As patients are living longer with HIV, non-AIDS events have become major causes of morbidity and mortality. Chronic HIV infection is characterized by a state of persistent inflammation and immune activation. Chronic inflammation may contribute to the development of non-AIDS diseases (including cardiovascular disease and frailty) by precipitating dysregulation of the body's normal response to tissue injury and promoting tissue fibrosis instead of normal wound healing. Fibrosis may be a common precursor of end- organ disease in HIV-infected (HIV+) persons, but associations between markers of fibrosis and clinical disease are understudied, and therapies to prevent and treat fibrotic disease in HIV+ persons are lacking. CANDIDATE'S BACKGROUND AND CAREER DEVELOPMENT: I am a physician scientist whose research focuses on understanding the pathophysiology of and developing novel therapies for the inflammation- associated, metabolic complications of HIV infection and antiretroviral therapy (ART). As an Early Stage Investigator, my long-term goals are to transition to independence and become a leader in my field. To accomplish this, my short-term goals include conducting high-quality, patient-oriented research (see Research Strategy) and obtaining necessary additional training. I have experience and training in Infectious Diseases and the design and conduct of HIV clinical trials. However, the study of inflammation-related disease in HIV requires knowledge of both normal and pathological immunologic and physiologic processes, including laboratory techniques for determining mechanisms of disease. Similarly, while I have a Master of Science in Clinical Research degree, advanced data analysis and statistical skills will help me to become an independent investigator. For the K23 award period, I have outlined a combination of formal didactic coursework and mentored tutorials in normal immunology and physiology, the pathophysiology of inflammation-related disease, laboratory science and advanced data analysis. I have also assembled a group of mentors with expertise in HIV clinical trials, translational research, viro-immunology, endocrinology and metabolism. This combination of mentorship, didactic training and a strong research vision will facilitate my transition to independence. RESEARCH PROPOSAL: The proposed projects will provide a novel description of circulating fibrosis markers by HIV status, define associations between circulating markers of fibrosis and clinical estimates of end-organ disease (including immune function), and test an innovative anti-fibrotic therapy. Specifically, I aim 1. To assess relationships between circulating markers of fibrosis and end-organ disease in HIV+ and HIV- participants in the Multicenter AIDS Cohort Study (MACS). Fibrosis is a transforming growth factor-b1 (TGF-b1)-mediated process that leads to hyaluronic acid (HA) deposition in injured tissues. TGF-b1 and HA levels correlate with tissue fibrosis severity in inflammatory diseases other than HIV, and HA correlates with hepatic fibrosis in HIV. However, it is unknown whether TGF-b1 and HA can predict non-hepatic disease severity in HIV+ persons. Using MACS blood samples, TGF-b1 and HA levels will be measured and associated with clinical disease estimates (including lean muscle mass, bone density, and atherosclerotic plaque burden) after controlling for confounding factors. We hypothesize that 1) TGF-b1 and HA levels will be higher in HIV+ than HIV- participants, and 2) TGF-b1 and HA levels will be positively associated with end- organ disease severity in all participants, but the associations will be stronger in HIV+ participants. 2. To assess relationships between circulating markers of fibrosis, immune activation and immune reconstitution on ART in HIV+ MACS participants. Lymphoid tissue fibrosis occurs early in HIV infection and can prevent CD4+ T cell recovery on ART, but relationships between markers of fibrosis, CD4+ T cell counts and T cell activation have not been described. Using a case control design, circulating TGF-b1, HA and CD8+CD38+HLA-DR+ T cell counts will be measured from MACS samples and compared between immunologic responders and non-responders to ART after controlling for confounding factors. We hypothesize that non-responders will have higher TGF-b1, HA and activated CD8+ T cell levels than responders. 3. To assess the effects of telmisartan on fibrotic and inflammatory contributors to end-organ disease in HIV+ persons well controlled on ART. Telmisartan is an angiotensin receptor blocker and PPAR-g agonist approved for the treatment of essential hypertension. Telmisartan improves markers of inflammation and fibrosis in HIV- populations. AIDS Clinical Trials Group study A5317 Effects of Telmisartan on Fibrotic and Inflammatory Contributors to End-Organ Disease in HIV+ Patients Well Controlled on ART (Lake, PI), is an investigator-initiated, two-arm, 48-week, randomized (2:1), open label trial of the effects of standard dose telmisartan in treated HIV infection. We hypothesize that telmisartan will improve lymph node fibrosis, subcutaneous adipose tissue fibrosis and blood and tissue markers of fibrosis, inflammation and immune activation in HIV+ patients on suppressive ART (compared to control). It will be the first study to assess the effects of telmisartan on fibrosis in HIV+ persons.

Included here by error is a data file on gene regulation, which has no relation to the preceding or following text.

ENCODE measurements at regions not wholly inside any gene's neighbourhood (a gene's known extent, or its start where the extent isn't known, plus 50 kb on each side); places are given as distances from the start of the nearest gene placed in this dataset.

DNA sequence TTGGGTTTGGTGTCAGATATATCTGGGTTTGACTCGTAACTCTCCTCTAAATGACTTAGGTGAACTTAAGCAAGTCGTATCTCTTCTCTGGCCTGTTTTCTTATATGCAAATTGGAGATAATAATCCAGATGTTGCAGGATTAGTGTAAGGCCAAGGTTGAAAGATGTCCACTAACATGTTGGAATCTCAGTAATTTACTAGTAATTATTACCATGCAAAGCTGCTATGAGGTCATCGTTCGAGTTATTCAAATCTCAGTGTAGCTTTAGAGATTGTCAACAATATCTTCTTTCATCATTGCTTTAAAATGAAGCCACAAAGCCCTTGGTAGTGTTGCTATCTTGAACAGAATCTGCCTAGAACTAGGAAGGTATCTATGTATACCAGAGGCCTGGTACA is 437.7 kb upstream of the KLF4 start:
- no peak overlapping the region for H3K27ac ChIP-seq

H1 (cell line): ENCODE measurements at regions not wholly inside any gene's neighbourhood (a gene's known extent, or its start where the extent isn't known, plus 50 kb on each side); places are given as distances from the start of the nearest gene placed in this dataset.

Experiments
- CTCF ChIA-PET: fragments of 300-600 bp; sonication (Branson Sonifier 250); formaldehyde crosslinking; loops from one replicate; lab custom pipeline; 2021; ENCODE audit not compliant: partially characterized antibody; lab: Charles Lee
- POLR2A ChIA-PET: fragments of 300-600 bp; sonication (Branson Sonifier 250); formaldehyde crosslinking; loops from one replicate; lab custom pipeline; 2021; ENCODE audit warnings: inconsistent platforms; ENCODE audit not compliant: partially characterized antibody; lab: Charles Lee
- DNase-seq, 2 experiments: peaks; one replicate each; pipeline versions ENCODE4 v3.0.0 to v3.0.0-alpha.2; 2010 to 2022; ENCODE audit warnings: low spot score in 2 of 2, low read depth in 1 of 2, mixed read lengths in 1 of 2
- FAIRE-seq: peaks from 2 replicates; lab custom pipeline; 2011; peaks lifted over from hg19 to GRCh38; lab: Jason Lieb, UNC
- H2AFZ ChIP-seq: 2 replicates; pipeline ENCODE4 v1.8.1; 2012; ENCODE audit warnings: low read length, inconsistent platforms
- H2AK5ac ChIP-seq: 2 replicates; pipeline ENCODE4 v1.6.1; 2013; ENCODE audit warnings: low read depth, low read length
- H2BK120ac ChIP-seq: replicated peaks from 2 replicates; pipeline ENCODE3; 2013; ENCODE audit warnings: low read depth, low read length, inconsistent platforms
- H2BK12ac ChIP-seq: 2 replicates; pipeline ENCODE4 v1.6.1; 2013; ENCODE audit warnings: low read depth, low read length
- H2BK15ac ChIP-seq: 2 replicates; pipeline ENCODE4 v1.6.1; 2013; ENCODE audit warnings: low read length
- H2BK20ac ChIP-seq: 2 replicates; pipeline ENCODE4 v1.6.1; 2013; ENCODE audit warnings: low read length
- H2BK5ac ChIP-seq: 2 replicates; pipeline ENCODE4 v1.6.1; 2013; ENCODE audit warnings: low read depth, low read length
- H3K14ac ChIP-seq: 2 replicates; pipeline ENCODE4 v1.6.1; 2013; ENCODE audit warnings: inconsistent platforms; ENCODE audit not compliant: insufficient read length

HIV infection causes inflammation in the body that can lead to fibrosis (or scarring) of the organs, and may contribute to increased risk for or early onset of health problems such as heart disease, memory loss and loss of bone strength. Fibrosis may also prevent T cell increases following initiation of antiretroviral therapy. The projects outlinedin this proposal aim to understand organ fibrosis in the setting of HIV infection (including risk factors for, consequences of and potential treatments for fibrosis), information which will be critical to our ability to prevent and treat inflammation- and fibrosis-related disease in HIV+ persons.